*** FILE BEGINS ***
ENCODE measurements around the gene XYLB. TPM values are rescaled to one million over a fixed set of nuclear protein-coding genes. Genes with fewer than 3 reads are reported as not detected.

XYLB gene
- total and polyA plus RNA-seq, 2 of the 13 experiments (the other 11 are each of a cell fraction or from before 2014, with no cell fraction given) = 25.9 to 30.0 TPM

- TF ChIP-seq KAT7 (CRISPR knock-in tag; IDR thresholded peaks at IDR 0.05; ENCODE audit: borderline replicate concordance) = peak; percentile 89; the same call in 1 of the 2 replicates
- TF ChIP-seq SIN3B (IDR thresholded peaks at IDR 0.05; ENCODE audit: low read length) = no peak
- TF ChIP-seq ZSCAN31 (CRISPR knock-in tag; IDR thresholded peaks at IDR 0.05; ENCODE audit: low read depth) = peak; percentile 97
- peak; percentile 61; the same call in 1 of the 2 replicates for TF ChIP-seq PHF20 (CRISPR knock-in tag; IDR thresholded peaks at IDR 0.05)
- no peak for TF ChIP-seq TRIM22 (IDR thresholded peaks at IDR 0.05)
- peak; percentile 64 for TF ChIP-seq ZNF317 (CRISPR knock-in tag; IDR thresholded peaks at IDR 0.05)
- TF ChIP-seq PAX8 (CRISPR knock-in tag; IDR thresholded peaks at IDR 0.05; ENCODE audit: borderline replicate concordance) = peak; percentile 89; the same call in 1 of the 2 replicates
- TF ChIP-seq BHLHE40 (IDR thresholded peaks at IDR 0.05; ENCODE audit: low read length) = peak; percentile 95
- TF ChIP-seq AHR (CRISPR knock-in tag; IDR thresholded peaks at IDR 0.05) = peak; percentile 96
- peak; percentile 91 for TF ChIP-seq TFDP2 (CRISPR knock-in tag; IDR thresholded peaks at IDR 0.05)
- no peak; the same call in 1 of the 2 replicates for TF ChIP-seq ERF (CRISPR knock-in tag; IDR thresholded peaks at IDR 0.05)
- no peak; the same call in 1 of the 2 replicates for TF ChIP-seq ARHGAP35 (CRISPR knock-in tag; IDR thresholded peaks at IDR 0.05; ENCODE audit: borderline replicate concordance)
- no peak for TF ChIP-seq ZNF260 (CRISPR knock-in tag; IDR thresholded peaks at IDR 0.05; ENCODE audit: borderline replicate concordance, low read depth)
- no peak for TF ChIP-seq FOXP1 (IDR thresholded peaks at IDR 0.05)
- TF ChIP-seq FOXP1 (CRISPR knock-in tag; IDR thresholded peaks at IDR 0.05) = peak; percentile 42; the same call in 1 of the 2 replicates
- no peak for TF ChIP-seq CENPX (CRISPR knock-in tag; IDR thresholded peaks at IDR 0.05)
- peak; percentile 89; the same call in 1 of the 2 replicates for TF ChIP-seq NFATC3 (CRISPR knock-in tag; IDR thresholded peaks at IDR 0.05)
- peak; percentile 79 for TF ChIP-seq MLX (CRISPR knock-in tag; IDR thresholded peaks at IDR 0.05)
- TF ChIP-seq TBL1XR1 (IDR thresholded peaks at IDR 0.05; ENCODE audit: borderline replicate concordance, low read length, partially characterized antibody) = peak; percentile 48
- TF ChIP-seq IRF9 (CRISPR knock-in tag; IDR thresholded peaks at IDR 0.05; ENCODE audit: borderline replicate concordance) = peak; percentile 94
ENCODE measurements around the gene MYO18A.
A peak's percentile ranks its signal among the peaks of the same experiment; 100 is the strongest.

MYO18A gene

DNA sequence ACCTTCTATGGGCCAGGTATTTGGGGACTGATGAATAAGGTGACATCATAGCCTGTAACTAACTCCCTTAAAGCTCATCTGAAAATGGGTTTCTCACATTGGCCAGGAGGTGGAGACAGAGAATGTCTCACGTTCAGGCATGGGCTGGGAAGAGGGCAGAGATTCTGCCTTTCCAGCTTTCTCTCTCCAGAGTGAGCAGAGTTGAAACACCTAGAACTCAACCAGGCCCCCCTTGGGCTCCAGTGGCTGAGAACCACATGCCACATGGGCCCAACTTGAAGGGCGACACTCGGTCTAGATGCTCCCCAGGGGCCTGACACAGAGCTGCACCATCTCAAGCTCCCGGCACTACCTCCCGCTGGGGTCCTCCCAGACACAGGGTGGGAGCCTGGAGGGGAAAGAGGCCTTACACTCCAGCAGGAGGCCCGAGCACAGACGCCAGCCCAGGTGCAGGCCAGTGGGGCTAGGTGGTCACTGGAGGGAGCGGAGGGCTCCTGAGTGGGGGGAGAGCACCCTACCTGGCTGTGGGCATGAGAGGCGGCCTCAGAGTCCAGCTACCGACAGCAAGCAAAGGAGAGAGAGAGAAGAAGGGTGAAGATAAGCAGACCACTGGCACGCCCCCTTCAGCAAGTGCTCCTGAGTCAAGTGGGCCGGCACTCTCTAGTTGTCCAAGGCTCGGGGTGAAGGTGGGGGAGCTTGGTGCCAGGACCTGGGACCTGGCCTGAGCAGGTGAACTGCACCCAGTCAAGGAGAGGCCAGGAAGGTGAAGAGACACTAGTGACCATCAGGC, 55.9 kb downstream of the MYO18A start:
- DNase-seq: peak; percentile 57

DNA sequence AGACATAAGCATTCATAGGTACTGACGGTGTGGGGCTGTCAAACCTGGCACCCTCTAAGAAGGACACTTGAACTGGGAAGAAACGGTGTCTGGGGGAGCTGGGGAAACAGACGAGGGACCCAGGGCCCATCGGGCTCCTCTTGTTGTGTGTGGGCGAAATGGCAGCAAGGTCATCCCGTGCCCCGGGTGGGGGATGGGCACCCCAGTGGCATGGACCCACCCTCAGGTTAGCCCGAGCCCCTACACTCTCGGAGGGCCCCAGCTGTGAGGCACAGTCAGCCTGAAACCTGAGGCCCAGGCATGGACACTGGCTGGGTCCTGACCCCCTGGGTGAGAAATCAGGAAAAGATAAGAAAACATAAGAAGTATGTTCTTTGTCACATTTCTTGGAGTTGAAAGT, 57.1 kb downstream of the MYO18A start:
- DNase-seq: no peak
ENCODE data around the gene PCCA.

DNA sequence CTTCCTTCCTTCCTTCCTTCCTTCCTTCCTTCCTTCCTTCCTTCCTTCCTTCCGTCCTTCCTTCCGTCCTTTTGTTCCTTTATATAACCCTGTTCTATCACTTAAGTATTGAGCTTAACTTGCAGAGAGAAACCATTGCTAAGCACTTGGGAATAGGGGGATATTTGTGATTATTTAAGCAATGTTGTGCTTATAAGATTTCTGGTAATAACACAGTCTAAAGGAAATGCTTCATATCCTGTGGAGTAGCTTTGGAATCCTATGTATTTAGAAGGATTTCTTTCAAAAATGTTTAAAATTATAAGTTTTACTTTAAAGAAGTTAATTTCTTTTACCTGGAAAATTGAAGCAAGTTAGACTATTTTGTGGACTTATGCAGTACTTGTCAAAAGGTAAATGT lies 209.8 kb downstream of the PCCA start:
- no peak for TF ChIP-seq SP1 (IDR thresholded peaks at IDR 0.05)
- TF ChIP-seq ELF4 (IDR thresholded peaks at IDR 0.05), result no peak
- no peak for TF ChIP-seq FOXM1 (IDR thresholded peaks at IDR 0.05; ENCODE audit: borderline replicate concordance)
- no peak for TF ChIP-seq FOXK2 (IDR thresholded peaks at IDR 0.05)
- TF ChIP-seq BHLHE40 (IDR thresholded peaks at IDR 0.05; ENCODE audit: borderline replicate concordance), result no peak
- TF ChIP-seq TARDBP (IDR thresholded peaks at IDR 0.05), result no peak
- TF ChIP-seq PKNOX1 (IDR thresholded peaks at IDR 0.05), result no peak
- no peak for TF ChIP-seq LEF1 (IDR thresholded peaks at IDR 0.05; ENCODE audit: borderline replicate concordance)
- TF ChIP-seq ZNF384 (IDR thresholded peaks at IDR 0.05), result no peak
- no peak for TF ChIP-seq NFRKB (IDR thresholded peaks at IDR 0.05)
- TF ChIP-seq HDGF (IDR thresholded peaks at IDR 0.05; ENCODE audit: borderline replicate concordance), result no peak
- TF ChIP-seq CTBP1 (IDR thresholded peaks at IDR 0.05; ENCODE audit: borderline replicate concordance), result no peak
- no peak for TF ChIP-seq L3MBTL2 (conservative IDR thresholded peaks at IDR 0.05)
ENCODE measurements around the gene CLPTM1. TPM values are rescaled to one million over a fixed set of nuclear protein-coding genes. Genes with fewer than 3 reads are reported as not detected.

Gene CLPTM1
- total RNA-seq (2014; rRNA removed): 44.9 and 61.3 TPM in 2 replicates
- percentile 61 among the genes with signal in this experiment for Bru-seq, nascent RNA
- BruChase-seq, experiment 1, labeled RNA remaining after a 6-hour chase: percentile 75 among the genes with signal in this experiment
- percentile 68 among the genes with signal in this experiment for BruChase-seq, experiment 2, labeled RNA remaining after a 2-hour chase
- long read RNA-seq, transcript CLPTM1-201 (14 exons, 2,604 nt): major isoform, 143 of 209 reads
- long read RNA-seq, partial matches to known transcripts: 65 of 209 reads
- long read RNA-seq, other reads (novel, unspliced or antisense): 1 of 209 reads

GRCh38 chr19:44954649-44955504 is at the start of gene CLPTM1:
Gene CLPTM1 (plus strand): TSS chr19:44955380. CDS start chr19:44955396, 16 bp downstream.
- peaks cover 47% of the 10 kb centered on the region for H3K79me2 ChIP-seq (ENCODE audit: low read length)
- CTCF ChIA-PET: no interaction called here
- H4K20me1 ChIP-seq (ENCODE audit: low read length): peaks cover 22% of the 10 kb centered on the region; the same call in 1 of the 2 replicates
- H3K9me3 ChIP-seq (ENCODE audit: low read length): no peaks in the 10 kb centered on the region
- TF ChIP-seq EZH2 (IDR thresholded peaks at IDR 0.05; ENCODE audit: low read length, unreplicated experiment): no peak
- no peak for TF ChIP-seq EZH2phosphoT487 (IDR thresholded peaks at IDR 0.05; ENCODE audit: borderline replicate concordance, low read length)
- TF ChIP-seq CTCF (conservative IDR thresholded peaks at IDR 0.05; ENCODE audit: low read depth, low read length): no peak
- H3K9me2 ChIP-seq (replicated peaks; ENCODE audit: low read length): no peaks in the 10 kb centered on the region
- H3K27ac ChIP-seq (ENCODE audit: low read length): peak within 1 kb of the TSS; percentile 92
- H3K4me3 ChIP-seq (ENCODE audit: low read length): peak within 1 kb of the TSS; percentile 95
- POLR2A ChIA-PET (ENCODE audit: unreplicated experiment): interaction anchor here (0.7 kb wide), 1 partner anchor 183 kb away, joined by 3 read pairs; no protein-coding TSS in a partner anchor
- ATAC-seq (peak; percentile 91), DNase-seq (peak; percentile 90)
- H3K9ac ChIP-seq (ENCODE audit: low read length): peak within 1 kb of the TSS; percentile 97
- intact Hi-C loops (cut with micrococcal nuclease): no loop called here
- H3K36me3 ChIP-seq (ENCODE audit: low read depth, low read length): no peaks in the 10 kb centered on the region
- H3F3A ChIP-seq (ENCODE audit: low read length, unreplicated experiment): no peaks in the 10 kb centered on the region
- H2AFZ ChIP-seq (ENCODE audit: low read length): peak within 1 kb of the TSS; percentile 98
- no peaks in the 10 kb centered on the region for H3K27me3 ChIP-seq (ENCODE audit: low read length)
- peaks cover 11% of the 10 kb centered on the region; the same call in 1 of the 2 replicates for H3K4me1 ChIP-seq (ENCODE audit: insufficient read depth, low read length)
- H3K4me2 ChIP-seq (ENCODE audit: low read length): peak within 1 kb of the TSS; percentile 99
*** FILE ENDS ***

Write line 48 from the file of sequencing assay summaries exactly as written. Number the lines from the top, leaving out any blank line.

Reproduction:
- total RNA-seq (2014; rRNA removed): 44.9 and 61.3 TPM in 2 replicates